“She changed the field and she changed the way women are perceived in those roles,” said Tanner Woodford, executive director of the Chicago Design Museum.
“Every woman practicing design in Chicago owes Susan Jackson Keig a debt of gratitude, for she is acknowledged as the first woman to earn her place in what was then a male-dominated profession,” said graphic designer Rick Valicenti, a recipient of the Smithsonian Museum’s Cooper Hewitt National Design Award.
With her elegant dresses and graceful scarves, Gage said, “She looked like a Southern lady, but clearly was a tough person to survive.”
Mrs. Keig just ignored those who didn’t take her seriously, according to her son. “It didn’t matter to her,” he said. “She would just persevere” with an attitude of “You’re just a fly in the way.”
When she attended professional gatherings, Woodford said, “She walked in and the other designers stood up and clustered around her.”
Her design sensibility was like her attire: midcentury clean, with a stylish flourish. She’d finish an ensemble with a colorful scarf or the kind of big pin called “statement jewelry.”
In 1943 she wed Allen Chancellor “Chauncey” Karstrom, an Army second lieutenant. They moved to Evanston, and she landed a job at Chicago’s Scientific Research and Associates, where she helped design an advice book for returning servicemen, “Get THE Job.” After Karstrom’s death in 1952, she taught pottery-making at Hull House, her son said.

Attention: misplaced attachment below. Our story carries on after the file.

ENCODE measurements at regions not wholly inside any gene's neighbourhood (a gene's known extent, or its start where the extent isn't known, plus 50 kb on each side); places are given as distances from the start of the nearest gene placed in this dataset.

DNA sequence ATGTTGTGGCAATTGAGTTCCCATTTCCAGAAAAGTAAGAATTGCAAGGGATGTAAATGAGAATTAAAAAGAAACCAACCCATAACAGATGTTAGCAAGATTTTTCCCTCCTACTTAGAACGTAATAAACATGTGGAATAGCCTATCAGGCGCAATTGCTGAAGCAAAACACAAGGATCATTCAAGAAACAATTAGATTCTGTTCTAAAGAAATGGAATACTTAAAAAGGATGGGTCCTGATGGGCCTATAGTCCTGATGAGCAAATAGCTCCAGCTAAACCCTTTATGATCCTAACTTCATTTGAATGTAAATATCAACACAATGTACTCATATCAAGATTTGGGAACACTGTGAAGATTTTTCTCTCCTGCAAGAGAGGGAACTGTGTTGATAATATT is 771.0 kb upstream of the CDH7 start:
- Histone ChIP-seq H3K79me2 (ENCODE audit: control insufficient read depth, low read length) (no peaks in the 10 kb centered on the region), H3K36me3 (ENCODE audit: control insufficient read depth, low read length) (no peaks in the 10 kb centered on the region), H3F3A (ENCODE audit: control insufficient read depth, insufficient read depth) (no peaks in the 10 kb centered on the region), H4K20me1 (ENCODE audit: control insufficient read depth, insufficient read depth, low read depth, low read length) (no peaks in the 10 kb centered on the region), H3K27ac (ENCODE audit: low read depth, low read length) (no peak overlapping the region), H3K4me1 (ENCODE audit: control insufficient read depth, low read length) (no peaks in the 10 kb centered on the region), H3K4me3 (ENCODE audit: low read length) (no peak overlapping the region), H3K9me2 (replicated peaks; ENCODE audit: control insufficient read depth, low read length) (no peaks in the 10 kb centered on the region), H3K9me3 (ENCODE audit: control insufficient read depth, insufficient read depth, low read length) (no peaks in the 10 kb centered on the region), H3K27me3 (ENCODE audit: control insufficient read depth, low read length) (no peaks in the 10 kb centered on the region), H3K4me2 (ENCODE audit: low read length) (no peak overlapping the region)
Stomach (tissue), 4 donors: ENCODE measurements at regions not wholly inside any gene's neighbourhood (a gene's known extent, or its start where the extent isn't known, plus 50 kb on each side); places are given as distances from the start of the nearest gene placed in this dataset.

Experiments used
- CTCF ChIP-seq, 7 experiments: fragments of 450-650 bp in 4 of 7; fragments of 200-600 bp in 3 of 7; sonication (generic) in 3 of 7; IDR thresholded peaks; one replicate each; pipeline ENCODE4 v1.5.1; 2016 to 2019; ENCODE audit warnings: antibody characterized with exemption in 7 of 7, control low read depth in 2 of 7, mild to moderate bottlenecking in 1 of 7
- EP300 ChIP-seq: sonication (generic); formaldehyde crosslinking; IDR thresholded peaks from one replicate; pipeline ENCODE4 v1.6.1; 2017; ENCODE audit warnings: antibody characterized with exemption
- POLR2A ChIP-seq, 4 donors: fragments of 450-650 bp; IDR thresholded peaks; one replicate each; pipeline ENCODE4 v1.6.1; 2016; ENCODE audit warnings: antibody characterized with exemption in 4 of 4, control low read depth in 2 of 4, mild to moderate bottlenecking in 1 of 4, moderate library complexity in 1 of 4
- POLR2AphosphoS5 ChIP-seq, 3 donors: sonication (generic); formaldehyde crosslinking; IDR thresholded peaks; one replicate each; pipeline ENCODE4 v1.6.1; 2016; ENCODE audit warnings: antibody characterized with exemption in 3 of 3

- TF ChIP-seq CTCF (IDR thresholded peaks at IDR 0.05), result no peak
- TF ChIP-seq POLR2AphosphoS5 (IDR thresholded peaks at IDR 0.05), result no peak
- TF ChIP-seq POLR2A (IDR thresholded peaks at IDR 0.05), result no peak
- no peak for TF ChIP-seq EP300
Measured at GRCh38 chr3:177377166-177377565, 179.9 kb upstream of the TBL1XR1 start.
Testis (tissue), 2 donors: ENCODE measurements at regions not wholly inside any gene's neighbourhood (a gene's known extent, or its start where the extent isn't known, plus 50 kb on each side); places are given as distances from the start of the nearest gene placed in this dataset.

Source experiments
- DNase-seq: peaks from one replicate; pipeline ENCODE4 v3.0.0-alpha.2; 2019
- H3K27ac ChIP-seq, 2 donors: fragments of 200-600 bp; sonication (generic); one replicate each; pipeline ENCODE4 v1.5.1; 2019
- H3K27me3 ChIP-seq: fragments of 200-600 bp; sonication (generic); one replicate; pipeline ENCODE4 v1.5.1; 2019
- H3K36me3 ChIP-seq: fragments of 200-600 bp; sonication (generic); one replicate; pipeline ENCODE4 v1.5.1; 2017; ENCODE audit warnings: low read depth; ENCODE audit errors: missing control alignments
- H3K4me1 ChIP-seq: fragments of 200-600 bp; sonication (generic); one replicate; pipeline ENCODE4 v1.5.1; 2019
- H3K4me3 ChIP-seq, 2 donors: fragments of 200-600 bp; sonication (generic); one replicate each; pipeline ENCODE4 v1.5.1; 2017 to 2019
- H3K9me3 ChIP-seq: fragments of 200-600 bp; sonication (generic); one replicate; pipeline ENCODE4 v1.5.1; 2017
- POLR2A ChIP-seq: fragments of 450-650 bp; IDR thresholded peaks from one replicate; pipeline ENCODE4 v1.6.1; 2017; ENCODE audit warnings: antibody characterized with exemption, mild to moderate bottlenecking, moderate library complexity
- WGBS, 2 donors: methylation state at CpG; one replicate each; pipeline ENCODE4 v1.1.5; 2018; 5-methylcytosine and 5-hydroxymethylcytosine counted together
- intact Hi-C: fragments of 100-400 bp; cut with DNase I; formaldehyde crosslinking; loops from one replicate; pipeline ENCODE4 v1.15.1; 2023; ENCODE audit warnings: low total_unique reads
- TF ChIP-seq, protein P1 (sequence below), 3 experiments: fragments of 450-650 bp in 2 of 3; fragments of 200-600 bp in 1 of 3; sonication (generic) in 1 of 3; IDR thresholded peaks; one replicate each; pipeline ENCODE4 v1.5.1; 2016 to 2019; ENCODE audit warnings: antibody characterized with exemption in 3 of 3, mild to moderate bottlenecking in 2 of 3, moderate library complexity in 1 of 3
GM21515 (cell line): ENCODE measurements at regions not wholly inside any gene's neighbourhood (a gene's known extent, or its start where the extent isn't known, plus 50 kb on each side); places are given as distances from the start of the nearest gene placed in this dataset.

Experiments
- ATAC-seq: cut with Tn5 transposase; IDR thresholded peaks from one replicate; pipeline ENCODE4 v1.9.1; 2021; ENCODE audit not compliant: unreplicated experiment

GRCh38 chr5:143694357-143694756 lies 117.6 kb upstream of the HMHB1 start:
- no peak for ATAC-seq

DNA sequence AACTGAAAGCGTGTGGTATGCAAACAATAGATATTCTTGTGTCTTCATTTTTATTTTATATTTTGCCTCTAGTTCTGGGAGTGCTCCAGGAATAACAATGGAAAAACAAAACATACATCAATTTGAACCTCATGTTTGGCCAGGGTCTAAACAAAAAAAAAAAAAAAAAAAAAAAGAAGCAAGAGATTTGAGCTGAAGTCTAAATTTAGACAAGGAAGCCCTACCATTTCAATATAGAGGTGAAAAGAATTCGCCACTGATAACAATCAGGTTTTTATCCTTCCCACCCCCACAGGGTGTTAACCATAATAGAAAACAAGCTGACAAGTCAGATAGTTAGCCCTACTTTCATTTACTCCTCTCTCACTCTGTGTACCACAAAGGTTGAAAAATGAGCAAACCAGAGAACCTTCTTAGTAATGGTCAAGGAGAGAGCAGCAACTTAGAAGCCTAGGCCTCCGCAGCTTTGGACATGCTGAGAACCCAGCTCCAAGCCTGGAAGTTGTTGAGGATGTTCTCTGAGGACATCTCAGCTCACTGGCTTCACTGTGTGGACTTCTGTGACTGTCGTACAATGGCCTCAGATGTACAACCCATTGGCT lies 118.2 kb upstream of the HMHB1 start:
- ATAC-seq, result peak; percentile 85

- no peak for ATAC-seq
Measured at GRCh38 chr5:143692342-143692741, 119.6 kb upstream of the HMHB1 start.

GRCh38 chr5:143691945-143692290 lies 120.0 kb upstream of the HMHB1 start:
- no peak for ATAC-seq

She visited Frank Lloyd Wright’s Taliesin compound in Wisconsin twice, leading members of the Society of Typographic Artists.
In thanking the imposing architectural genius, she said, “You’ve done such a wonderful job, I’ll never forget it,” her son recalled. “And he said, ‘You damn well better not.’”
In 1958, she married Peter Keig, who died in 2006.
She also worked at the firms of Dekovic-Smith Design and Lathem Tyler Jensen before starting her own practice, Susan Jackson Keig Design, in the early 1970s.
“She could tell you who invented a particular font, and what revisions were made (to it), and by who, and when,” her son said. “You’re talking about a walking encyclopedia.”
Originally from the Lexington, Kentucky area, she recalled passing through Shaker Village of Pleasant Hill as a little girl. When the last Shaker there died in 1923, her father purchased some of the famed Shaker furniture at auction, her son said.
The Shaker Village is now a tourist destination. And Mrs. Keig created a popular calendar that’s been a best-seller at its gift shops for nearly 50 years.
She “spent more than 50 years photographing and collecting historic Shaker images. She graciously offered to utilize her renowned graphic design and art experience to create an annual calendar to help raise the profile of this nonprofit organization,” said Maynard Crossland, CEO of Shaker Village of Pleasant Hill.
“This is not just a group of buildings, museum exhibits, a delightful inn,” Mrs. Keig wrote in the calendar. “It is an environmental experience, a sense of dimension, of dignity, a relationship of function and innate beauty.”
She started keeping scrapbooks about architecture when she was 12. “She was very interested in space, in proportion, in line,” her son said.
Services have been held.